Environment | Law

Choctaw Nation and Chickasaw Nation assert rights to water

The Choctaw Nation and the Chickasaw Nation are asserting their ownership of Sardis Lake in southeastern Oklahoma.

The lake was created from water that was originally controlled by both tribes. "It is all Choctaw and Chickasaw water," Choctaw Chief Greg Pyle told The New York Times.

The tribes want to negotiate agreements with the state to recognize their rights. That would give them a stake in the potential sale of water in Sardis Lake to other communities.

Tribes have reached water rights settlements in other states but the situation in Oklahoma poses an interesting question. Typically, tribal rights are tied to the date of the creation of their reservation but the Choctaw and Chickasaw reservations no longer exist.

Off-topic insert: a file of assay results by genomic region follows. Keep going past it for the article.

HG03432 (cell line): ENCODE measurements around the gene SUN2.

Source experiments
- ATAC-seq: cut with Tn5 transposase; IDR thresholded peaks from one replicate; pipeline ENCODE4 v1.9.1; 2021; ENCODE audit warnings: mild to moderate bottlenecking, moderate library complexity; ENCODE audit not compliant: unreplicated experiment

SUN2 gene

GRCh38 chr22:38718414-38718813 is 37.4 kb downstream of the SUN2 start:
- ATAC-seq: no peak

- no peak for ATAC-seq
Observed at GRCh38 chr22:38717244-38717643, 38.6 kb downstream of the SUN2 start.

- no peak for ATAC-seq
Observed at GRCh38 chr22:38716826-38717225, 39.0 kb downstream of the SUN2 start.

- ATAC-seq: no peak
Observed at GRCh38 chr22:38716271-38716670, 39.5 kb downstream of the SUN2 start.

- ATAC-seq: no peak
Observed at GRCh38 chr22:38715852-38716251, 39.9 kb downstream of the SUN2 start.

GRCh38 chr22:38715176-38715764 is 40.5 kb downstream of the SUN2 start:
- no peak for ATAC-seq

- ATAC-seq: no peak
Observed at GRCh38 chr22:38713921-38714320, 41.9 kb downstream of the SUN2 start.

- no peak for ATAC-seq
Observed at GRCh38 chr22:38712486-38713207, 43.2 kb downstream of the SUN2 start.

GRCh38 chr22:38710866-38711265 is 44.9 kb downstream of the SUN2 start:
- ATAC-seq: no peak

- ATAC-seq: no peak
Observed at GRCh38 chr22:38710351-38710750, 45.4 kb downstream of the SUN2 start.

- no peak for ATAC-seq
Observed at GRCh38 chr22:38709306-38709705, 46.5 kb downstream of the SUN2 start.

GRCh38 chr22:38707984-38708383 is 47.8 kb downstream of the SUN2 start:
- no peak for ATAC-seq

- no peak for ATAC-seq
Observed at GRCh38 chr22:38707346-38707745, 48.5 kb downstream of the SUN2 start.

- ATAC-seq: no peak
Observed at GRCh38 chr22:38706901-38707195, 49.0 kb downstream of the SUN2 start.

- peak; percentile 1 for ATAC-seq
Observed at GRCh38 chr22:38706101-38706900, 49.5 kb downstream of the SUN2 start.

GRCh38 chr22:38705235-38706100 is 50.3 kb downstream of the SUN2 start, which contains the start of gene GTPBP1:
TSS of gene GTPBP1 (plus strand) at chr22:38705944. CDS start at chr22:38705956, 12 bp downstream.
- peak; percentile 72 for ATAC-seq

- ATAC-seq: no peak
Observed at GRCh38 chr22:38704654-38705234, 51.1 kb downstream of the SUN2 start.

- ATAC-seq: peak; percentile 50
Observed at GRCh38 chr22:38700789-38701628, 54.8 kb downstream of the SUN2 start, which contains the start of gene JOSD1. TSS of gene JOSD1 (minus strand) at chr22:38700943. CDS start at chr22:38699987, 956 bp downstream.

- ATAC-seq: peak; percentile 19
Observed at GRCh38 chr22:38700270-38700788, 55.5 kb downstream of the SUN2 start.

Get the Story:
Indians Join Fight for an Oklahoma Lake’s Flow (The New York Times 4/12)
Fallin, tribal nations meet over Sardis Lake (The Oklahoman 4/12)
Oklahoma tribes threaten to sue over Sardis Lake water deal (The Oklahoman 4/11)

Related Stories:
Choctaw Nation prepared to take action over transfer of lake (6/11)
Choctaw Nation expresses interest in taking control of lake (5/19)

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